Based on its plentiful natural resources, Nebraska farmers are in an enviable position to embrace the future of agriculture, according to an early pioneer in biotechnology. But Roger Beachy said that agriculture is vulnerable to volatile changes in weather patterns and to the public’s mistrust of science and corporations in this country.
Beachy was the first speaker at the Governor’s Ag Conference in Kearney this winter. A plant pathologist who was instrumental in developing genetically modified tomatoes, Beachy is semi-retired now and the president of the Donald Danforth Plant Science Center and Washington University in St. Louis, Mo.
His speech during the conference addressed “Investing in Research to Secure the Future Success of Agriculture.”
The world’s discoveries, large and small, are the result of sound science, but scientists and the private sector must do a better job of informing consumers of the benefits of advances, such as genetically engineered plants. He stressed the need for more transparency upfront in explaining why genetically engineered crops are produced and their benefits to society. As an example, Beachy said that insect-resistant corn has reduced pesticide applications and led to higher corn production.
Beachy is heavily involved in seeking more public funding for agriculture research with a focus on genetic advances for crops and livestock. He is a board member of SOAR (Supports of Agricultural Research). The private sector provides the bulk of that funding today, but Beachy said the U.S. must enhance research at universities through a competitive grant approach. He acknowledged that states are limited in funding sources and the federal government is heavily in debt.
Without more public funding, the United States stands to fall behind other nations which are gaining the same technologies. He cited Indonesia, which has a goal of planting 6 million acres of corn. “It is much closer (in distance) to China than we are.”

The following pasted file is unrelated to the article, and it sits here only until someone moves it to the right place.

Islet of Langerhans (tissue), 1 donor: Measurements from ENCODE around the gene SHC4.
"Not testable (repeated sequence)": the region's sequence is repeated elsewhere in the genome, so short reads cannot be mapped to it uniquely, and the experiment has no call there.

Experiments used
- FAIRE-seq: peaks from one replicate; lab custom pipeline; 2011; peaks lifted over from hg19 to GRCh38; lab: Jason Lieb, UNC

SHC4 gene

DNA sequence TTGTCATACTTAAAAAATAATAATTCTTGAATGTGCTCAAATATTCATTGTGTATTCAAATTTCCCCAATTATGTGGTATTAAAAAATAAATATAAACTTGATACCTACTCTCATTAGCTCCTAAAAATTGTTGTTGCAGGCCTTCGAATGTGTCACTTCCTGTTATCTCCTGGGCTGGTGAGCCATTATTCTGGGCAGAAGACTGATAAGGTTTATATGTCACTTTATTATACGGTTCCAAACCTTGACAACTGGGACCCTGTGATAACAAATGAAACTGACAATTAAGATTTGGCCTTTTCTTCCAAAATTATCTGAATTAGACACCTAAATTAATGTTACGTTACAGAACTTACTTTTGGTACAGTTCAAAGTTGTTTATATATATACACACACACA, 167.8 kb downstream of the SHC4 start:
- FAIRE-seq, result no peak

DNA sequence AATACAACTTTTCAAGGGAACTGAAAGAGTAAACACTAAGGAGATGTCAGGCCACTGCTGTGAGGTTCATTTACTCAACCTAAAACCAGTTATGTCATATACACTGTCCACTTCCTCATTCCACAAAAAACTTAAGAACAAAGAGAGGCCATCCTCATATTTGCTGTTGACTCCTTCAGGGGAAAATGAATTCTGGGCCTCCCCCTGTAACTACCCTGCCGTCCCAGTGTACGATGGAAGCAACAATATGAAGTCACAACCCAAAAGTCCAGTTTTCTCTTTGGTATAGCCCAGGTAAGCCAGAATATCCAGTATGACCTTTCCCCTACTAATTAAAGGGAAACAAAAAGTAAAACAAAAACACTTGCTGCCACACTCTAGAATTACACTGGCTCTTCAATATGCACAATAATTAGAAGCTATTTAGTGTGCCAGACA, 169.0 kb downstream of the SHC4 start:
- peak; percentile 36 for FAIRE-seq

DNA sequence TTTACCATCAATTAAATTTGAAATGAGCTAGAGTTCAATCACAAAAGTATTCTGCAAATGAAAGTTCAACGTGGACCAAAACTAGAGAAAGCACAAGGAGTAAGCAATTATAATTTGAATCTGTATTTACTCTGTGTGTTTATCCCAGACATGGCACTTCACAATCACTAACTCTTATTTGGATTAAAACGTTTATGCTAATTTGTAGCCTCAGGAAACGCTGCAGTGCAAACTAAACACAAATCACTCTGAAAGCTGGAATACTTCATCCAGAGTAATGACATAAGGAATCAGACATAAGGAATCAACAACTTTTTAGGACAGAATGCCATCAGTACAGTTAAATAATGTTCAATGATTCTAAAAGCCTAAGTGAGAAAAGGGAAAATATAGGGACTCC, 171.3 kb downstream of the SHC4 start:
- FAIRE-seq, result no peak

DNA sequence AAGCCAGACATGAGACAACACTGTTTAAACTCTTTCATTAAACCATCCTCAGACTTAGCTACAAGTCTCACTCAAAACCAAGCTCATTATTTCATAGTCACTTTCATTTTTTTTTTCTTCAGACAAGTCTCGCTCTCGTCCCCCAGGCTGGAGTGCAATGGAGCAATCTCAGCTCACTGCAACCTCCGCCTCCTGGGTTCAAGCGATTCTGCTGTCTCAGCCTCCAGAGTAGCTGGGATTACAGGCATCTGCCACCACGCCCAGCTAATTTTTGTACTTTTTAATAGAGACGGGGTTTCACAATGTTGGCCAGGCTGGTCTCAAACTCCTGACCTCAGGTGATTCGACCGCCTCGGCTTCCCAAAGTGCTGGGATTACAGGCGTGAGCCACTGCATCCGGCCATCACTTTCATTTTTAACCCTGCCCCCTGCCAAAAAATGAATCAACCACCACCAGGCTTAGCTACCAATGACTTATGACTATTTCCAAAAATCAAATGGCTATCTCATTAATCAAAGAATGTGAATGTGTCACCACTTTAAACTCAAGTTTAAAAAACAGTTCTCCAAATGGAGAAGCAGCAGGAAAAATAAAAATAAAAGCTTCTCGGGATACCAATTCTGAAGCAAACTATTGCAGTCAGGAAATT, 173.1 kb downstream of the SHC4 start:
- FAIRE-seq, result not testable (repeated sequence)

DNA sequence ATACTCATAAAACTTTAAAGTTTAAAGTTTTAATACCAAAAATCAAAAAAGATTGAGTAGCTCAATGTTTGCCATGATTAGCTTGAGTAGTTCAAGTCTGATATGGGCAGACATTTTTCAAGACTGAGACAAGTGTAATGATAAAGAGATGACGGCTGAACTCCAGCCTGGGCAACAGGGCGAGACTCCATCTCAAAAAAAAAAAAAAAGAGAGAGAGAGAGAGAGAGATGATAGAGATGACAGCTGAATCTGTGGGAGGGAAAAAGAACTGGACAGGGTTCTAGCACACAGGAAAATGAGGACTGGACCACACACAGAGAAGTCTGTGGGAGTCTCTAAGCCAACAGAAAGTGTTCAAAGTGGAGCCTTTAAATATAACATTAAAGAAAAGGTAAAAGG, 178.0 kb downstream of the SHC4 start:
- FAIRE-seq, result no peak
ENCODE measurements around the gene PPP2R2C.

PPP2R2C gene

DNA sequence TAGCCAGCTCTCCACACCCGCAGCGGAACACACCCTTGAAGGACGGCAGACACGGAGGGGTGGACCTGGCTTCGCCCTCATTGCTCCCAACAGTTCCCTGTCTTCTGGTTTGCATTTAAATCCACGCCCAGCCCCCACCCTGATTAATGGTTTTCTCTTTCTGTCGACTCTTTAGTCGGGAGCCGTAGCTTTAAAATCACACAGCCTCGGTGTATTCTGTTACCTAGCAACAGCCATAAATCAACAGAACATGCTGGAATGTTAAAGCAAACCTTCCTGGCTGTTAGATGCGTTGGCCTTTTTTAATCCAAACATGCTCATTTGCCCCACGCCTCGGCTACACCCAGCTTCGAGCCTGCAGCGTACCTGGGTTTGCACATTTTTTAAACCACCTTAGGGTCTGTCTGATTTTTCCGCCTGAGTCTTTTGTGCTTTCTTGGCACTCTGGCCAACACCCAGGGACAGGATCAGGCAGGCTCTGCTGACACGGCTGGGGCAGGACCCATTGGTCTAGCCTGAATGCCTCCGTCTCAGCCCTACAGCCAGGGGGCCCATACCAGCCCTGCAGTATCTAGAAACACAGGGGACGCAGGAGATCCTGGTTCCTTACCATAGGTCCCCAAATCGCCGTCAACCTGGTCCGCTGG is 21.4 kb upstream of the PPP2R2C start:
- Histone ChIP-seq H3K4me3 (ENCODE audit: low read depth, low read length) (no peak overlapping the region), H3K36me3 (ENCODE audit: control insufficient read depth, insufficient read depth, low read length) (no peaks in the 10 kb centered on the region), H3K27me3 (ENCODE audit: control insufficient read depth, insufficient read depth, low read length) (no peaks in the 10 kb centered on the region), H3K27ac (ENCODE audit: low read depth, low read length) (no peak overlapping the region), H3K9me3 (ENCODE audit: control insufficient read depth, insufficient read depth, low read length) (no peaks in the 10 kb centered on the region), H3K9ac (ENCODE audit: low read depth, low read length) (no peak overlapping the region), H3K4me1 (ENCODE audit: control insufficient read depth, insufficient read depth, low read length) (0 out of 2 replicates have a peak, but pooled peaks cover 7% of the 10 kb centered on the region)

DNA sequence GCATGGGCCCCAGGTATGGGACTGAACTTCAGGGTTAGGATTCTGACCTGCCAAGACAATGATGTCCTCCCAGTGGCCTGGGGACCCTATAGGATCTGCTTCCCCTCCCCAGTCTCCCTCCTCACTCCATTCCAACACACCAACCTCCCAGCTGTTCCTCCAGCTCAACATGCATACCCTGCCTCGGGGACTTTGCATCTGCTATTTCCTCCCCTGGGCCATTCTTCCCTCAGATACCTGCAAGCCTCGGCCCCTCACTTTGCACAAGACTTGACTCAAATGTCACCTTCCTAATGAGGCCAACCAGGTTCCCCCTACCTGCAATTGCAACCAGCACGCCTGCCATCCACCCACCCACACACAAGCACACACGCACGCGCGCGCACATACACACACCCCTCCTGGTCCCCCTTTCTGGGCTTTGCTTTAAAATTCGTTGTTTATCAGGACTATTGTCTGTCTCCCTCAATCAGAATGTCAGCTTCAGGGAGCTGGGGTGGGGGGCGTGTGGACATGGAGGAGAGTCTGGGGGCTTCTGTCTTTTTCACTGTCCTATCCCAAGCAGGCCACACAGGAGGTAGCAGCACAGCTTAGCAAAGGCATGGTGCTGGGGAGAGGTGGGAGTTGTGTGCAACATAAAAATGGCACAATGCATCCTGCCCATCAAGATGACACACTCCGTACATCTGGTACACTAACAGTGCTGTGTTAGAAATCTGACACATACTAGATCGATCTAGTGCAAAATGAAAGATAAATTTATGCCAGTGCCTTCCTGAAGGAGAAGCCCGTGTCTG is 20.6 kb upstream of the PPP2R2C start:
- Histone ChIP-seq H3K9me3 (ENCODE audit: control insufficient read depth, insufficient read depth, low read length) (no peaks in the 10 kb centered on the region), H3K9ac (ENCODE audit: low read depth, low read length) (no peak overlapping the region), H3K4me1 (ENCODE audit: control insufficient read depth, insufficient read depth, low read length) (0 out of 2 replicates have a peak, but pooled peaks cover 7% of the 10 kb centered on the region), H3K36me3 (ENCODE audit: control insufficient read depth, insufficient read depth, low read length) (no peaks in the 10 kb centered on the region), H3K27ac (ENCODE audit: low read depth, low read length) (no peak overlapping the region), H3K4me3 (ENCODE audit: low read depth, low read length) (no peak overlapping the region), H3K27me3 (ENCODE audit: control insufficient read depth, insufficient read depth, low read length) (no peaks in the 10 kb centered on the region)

He quoted World Food Prize winner Norm Borlaug who said “Brazilian agriculture by the end of the decade will be more successful than it is in the United State.”
Beachy added, “I have great respect for our universities, but I have a concern about our regulatory agencies. Other nations, to determine the safety of a product, conduct a risk-benefit analysis.”
He suggested that a labeling on a genetically engineered seed could read: “This corn grown as a way to use less insecticide." But that type of labeling is not allowed, he added. He suggested that a newer model for approval of ag discoveries, particularly for genetically modified crops, is needed in this country.
He pointed to the U.S. consumer and media, both of which are conditioned to attack science and to spread the distrust of genetically engineered products and vaccines, for example. “The media are trained to listen to the science and then find someone who disagrees with it, whether that person has the facts or not. Mistrust is propagated by a well-intentioned media.”
In the realm of research funding, produces through their checkoff programs ought to provide more research dollars he added. “The biggest share of those dollars now goes to market development.”
The future holds promise in new markets and new value-added food, fuel and feed products that are derived from yet-to-be discovered processes. But the path is littered with challenges,” Beachy says, referring to regulatory agencies, funding, consumer acceptance and volatile weather due to climate change.